How does Frost create a sense of horror in "Out Out"?

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Frost uses a detached and emotionless tone to create a sense of horror in this poem. The closest that the narrator gets to expressing emotion is when he comments that he wishes "they might have said" to "Call it a day" and given the boy a half an hour off (in order that he might have avoided the accident completely). His description of the, frankly, horrifying accident is so devoid of extremes that we can almost misunderstand what happens. It is presented, somewhat ironically, in a completely unhorrifying manner. The narrator says,

At the word [supper], the saw,
As if to prove saws knew what supper meant,
Leaped out at the boy's hand, or seemed to leap--
He must have given the hand. However it was,
Neither refused the meeting.

He describes the saw cutting off the boy's hand (or nearly so) as a kind of meeting between well-intentioned, polite strangers, rather than as the completely blood-soaked horror show that it must have been. He employs a kind of understatement with this description, personifying both the saw and the hand as willing acquaintances.

The description of the boy's attempt to "keep / The life from spilling" is another strangely calm and almost poetic way to describe what happened. It employs metonymy as well, associating the blood that spills from his wound with the boy's life, as we certainly need our blood to live. Presumably his extreme loss of blood is why he dies in the end. This metonymy removes anything graphic from the description and makes it sound almost lyrical or beautiful.

In the end, then, the juxtaposition of the author's detached tone and the narrator's calm descriptions with the bloody and violent reality create a kind of horror. Why isn't the author or the narrator, or even the other people in the poem more upset?! The reason gets at the poem's theme: death is commonplace -- even when it happens so tragically and suddenly to one so young -- and life must go on. There is, honestly, something horrible about this idea too: that the extinguishing of life is so common that it ceases to produce any real effect.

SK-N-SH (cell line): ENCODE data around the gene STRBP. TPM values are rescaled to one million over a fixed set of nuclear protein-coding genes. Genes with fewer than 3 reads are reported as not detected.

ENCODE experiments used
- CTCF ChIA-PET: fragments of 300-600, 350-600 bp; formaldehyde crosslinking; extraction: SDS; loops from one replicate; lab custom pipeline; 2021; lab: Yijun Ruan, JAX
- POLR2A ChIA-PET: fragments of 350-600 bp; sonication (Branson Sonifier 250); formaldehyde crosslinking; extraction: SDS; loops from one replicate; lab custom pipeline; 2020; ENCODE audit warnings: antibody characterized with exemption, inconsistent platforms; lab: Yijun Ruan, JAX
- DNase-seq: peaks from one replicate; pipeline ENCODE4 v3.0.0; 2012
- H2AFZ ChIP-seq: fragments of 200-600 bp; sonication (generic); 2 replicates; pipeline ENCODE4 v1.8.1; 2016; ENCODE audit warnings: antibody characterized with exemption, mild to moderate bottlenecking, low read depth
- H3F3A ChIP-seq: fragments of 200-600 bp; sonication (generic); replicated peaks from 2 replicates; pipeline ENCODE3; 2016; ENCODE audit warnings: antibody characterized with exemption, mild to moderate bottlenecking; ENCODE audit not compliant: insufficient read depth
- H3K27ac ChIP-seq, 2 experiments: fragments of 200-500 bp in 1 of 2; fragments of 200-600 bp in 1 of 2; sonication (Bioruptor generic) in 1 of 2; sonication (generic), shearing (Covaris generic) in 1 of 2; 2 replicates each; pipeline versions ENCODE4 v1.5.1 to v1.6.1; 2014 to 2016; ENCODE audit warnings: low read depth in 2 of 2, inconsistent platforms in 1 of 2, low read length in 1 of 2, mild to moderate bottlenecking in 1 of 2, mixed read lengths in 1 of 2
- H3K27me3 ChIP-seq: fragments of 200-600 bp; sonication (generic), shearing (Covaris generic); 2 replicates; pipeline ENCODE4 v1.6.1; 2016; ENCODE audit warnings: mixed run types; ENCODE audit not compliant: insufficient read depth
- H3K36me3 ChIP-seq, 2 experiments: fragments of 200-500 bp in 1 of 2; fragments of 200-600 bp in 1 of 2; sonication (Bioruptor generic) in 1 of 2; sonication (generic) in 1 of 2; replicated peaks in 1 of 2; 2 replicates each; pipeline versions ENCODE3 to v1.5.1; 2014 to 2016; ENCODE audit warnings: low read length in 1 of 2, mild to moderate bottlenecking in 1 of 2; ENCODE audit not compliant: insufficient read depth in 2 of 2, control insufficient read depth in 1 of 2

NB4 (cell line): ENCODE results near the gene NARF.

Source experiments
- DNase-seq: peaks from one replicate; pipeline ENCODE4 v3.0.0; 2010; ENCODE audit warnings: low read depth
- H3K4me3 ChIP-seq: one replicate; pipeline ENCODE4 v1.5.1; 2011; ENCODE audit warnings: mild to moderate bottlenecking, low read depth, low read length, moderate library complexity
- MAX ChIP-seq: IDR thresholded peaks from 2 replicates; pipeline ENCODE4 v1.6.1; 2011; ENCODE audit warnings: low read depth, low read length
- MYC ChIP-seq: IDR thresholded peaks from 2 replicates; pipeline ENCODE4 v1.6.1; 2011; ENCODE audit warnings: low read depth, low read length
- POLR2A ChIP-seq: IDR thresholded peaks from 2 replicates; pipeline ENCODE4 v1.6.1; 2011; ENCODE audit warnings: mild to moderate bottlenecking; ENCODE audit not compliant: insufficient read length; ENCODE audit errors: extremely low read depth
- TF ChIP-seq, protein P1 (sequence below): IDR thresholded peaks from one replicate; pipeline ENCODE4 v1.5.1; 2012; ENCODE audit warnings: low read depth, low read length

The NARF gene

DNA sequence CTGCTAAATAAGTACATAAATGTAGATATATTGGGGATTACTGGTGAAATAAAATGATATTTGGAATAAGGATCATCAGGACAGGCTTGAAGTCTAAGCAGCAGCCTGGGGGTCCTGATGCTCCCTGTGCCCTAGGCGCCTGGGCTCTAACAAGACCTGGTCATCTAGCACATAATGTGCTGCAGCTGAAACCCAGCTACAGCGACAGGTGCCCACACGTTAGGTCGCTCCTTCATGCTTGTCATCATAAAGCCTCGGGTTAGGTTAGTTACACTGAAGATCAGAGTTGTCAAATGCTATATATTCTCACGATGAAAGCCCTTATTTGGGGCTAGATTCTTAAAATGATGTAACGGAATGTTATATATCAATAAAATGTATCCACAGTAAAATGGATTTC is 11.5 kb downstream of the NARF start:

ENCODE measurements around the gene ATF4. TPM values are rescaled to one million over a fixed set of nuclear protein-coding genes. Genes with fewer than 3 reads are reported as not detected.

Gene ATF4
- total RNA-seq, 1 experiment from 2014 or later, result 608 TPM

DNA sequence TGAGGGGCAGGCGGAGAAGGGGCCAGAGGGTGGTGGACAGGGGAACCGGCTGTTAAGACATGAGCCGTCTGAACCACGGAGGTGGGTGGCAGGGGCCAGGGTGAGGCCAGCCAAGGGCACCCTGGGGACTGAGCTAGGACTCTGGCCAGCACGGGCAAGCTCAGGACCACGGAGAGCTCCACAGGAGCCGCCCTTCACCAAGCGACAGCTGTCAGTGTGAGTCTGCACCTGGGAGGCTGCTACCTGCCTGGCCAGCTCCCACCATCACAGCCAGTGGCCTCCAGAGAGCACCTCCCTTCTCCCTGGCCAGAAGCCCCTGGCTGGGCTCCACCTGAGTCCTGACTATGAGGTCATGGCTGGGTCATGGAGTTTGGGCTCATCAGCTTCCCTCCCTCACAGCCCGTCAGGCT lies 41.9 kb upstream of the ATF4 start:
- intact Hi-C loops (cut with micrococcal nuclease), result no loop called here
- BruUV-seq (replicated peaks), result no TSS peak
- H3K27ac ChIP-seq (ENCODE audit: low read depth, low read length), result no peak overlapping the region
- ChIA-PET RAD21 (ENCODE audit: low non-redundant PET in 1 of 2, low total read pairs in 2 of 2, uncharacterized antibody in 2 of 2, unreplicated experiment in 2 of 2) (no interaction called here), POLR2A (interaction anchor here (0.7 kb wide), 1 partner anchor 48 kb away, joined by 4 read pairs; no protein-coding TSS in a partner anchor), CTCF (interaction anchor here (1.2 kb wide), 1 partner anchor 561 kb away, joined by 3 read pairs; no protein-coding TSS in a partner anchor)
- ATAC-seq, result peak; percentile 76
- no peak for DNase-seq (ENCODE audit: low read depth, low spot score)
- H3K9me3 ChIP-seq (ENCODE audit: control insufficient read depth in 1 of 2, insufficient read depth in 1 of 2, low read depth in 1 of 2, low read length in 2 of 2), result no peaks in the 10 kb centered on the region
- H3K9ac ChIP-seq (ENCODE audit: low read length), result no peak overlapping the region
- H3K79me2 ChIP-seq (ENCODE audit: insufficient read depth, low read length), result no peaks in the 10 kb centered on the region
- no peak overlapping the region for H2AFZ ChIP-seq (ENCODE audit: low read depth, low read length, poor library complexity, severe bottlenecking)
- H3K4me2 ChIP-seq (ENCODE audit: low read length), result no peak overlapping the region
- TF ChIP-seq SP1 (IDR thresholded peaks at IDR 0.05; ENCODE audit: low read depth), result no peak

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The sense of horror starts with the setting of the poem. Frost carefully establishes the scenic and peaceful surroundings in which the action of the poem takes place. Amidst the aroma of the sawdust, overlooked by the mountains of Vermont, all was as it had been on many days previously. Life was following its normal pattern.

And the saw snarled and rattled, snarled and rattled,
As it ran light, or had to bear a load.
And nothing happened

Because the boy had cut wood many times before and because of the sudden and unpredicted nature of the accident, the unexpected event becomes even more horrifying. Frost, however, uses completely unemotional, factual language to describe the boy's immediate reaction. "he swung toward them holding up the hand Half in appeal, but half as if to keep The life from spilling."

Possibly most horrifying of all is the detached manner in which the others on the scene react to the boy's death from this tragic accident. After witnessing the final breaths, "they, since they Were not the one dead, turned to their affairs."

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